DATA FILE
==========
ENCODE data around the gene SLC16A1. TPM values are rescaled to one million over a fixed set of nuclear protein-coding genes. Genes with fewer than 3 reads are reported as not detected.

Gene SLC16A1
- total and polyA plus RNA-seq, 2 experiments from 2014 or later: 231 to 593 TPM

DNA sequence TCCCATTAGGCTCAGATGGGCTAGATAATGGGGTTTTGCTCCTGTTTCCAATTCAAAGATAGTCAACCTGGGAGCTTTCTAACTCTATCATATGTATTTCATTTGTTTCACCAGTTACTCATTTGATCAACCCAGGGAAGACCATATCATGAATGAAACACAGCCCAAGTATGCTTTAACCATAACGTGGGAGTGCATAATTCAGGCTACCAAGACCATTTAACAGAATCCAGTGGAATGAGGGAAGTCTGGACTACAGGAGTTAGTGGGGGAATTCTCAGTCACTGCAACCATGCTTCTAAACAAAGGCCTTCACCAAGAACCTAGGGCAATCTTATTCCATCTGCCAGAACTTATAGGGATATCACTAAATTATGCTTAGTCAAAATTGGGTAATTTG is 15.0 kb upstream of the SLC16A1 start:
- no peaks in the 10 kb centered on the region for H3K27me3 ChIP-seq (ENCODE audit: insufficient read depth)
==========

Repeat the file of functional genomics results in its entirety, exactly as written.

ENCODE data around the gene SLC16A1. TPM values are rescaled to one million over a fixed set of nuclear protein-coding genes. Genes with fewer than 3 reads are reported as not detected.

Gene SLC16A1
- total and polyA plus RNA-seq, 2 experiments from 2014 or later: 231 to 593 TPM

DNA sequence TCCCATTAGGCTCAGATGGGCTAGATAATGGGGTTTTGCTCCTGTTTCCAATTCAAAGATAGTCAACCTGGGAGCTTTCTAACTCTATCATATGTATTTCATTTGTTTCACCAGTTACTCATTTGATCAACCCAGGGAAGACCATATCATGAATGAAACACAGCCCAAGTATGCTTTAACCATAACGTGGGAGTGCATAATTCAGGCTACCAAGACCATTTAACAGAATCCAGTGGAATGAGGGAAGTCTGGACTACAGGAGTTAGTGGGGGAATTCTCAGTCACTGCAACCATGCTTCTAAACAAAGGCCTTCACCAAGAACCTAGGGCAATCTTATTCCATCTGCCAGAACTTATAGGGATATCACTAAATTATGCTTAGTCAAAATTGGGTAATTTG is 15.0 kb upstream of the SLC16A1 start:
- no peaks in the 10 kb centered on the region for H3K27me3 ChIP-seq (ENCODE audit: insufficient read depth)